The world has seen many events in recent years that make predicting outcomes of social revolutions and protests nearly impossible. They fight for ideals and if they are clear in their demands then anything can be achieved. However, there is a general lack of cohesive leadership among the protestors and the pro-democracy cause has been somewhat diluted by a rage towards authorities – the police and other forces. This, combined with their ambitious demands – C. Y. Leung’s resignation and fully open elections for his successor – the Occupy Central movement has, in part, blown to a proportion where meeting in the middle is no longer a viable option for either party. Protestors have made that they have intention in bringing the demonstrations to the streets of Beijing. Such news sends chills down spines as it sounds disconcertingly reminiscent to the events leading up to the Tiananmen Square protest and massacre of 1989. The tactics protestors are currently implementing may fail against the silent CCP without actual bloodshed and this is a terrifying thought. This isn’t to be taken lightly - some may boldly say that sacrifices have to be made for the greater good but make no mistake, the loss of life should not, in any instance, be a used as a means to ‘get the upperhand’ on the opposition so to speak.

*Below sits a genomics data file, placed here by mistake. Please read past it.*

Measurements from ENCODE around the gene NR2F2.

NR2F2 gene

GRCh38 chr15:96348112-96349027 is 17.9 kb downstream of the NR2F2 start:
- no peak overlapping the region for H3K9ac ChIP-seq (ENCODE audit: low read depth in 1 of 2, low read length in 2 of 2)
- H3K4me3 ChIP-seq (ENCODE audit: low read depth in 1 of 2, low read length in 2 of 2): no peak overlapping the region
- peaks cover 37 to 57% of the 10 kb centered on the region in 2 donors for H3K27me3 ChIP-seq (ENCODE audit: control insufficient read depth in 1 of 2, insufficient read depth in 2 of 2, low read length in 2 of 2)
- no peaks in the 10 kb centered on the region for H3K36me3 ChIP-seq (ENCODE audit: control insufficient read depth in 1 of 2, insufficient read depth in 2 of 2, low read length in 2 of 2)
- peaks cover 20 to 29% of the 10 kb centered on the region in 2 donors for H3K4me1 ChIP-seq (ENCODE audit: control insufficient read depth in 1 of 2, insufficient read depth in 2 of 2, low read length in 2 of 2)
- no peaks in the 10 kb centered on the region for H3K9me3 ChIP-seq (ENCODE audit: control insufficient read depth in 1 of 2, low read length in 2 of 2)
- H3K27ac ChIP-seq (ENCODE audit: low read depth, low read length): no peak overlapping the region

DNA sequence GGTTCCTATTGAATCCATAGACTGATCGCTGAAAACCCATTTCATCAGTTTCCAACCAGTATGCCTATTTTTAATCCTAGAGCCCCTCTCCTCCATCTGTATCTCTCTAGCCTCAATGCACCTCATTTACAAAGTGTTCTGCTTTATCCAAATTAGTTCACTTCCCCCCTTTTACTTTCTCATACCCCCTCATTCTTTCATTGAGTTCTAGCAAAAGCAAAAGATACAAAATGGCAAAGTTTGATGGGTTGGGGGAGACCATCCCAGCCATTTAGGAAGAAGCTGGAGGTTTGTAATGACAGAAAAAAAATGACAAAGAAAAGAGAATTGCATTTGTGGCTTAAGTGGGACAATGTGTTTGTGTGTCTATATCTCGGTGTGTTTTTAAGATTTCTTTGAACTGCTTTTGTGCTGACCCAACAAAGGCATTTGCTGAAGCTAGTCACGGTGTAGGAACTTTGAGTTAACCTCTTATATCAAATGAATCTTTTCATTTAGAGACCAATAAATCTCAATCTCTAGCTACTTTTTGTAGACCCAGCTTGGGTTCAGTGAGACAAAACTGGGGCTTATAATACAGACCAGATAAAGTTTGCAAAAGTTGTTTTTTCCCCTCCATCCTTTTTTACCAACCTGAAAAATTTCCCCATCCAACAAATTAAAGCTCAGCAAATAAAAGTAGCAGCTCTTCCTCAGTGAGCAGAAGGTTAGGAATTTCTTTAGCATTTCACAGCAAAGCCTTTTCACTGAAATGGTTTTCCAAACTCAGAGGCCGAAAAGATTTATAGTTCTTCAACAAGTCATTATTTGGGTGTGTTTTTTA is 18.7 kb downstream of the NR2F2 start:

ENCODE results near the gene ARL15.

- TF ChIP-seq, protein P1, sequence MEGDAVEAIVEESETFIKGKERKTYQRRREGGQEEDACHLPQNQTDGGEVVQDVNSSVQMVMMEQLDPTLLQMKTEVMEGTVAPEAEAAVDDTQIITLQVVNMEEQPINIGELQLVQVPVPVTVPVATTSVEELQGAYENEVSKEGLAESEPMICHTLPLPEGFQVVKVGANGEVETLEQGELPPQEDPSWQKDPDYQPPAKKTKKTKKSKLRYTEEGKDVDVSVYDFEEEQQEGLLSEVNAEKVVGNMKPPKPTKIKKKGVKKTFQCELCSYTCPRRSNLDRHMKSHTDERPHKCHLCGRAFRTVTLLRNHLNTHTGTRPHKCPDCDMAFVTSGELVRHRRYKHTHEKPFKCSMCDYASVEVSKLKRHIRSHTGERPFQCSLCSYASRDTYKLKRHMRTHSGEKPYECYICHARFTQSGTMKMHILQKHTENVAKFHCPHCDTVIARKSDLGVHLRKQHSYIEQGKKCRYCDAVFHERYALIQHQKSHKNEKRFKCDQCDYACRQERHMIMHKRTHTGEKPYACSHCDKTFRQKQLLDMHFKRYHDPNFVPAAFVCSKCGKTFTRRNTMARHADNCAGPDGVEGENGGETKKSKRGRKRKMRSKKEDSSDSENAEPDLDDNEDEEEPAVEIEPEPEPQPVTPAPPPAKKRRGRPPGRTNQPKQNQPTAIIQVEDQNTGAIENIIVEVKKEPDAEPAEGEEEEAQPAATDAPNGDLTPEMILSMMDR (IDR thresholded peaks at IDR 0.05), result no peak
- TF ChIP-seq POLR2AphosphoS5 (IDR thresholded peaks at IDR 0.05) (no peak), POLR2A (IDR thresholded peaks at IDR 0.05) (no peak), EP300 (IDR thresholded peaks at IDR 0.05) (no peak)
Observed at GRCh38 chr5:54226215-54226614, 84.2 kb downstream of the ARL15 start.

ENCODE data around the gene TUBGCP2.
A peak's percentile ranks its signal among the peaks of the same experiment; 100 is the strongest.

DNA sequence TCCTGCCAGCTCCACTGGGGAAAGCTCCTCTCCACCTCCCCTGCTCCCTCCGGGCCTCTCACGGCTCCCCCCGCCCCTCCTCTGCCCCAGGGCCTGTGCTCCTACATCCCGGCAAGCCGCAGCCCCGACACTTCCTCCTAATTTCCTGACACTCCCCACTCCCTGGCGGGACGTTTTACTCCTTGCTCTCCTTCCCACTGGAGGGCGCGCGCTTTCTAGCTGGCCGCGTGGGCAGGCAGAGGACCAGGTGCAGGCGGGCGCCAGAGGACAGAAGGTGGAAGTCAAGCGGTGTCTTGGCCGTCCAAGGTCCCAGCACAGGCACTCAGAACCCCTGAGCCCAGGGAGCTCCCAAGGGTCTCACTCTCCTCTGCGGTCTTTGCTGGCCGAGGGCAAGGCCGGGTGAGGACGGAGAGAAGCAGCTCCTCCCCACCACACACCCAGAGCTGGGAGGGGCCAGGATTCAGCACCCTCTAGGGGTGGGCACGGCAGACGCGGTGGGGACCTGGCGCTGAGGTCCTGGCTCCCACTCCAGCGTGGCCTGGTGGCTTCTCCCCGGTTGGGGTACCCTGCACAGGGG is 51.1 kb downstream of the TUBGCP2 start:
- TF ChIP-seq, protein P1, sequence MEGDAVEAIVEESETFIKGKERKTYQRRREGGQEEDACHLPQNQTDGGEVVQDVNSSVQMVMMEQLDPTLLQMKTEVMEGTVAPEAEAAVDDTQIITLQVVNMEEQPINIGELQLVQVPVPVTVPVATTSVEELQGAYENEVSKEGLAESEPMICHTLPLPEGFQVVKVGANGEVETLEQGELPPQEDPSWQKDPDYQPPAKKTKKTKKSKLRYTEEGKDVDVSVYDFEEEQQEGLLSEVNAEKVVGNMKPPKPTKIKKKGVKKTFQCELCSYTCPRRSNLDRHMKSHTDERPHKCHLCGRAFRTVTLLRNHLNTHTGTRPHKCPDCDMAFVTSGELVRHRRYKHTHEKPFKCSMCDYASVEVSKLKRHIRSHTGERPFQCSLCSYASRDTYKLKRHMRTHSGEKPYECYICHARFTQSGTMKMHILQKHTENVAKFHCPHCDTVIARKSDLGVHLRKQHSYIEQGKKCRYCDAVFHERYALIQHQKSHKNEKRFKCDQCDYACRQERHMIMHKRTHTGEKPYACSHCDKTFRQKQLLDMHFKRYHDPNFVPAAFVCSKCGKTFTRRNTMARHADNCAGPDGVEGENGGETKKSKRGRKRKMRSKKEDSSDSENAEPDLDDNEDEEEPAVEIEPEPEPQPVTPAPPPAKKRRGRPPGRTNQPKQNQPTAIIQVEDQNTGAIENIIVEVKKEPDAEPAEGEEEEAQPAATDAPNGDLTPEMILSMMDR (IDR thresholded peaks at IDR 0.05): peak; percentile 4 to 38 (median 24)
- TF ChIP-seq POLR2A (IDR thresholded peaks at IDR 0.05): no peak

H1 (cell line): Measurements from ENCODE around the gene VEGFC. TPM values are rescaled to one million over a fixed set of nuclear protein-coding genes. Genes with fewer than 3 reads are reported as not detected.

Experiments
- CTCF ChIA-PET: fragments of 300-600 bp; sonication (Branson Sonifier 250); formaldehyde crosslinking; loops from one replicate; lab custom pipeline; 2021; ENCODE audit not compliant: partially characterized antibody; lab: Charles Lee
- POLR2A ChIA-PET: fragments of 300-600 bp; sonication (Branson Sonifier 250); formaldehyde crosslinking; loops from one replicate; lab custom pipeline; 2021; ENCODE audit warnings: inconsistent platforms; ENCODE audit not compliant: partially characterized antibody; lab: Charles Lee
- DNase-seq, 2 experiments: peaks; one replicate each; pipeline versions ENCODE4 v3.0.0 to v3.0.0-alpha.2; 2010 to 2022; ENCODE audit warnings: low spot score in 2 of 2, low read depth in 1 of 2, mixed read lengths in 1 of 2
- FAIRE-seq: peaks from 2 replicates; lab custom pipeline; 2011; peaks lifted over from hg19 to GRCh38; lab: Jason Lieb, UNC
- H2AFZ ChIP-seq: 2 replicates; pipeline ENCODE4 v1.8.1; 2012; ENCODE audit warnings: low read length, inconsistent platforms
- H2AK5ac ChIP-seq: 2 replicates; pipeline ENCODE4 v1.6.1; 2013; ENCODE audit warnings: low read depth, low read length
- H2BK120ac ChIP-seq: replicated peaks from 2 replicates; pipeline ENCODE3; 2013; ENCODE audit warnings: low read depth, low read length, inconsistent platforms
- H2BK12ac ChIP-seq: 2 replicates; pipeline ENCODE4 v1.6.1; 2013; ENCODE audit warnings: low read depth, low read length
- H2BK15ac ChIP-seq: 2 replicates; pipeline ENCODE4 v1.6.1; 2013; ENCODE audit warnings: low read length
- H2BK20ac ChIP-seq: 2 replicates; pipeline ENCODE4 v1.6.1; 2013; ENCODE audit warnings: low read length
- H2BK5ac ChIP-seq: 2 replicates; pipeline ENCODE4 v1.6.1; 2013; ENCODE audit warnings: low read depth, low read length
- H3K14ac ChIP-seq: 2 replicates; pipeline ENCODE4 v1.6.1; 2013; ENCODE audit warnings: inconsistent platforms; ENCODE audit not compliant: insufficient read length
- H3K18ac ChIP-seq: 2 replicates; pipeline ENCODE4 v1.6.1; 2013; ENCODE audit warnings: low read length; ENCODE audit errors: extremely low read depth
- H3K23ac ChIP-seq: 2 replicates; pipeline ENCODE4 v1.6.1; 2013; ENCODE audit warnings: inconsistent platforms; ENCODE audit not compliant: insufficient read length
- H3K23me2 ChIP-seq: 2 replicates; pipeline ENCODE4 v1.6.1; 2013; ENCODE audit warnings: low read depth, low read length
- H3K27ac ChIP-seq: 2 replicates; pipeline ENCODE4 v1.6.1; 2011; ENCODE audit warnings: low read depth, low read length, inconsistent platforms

Another underlying instigator of the protests and its determination is the deep and growing resentment between Hong Kong Chinese and mainland Chinese. It’s no secret that Hong Kong people and mainland Chinese struggle to get along and that Hong Kongers often disassociate themselves from the latter. Public perception of mainland Chinese culture in Hong Kong is and has always been negative, to put it lightly. Many Hong Kongers accuse the mainland Chinese of pushing out small family-run businesses to make way for luxury stores and for pushing up property prices – another enormous point of concern for the youth of Hong Kong who have no viable way of paying such sky-high rental fees. This widening culture clash, however, is a discussion for another time.

If Hong Kong is as pragmatic as many believe, then they will chart a course that benefits them without sacrificing their relationship with mainland China. Experts around the world and throughout history have failed to predict major shifts in power, government, etc. So we can only observe and hope that whatever comes from these protests is what benefits the majority and the future of Hong Kong.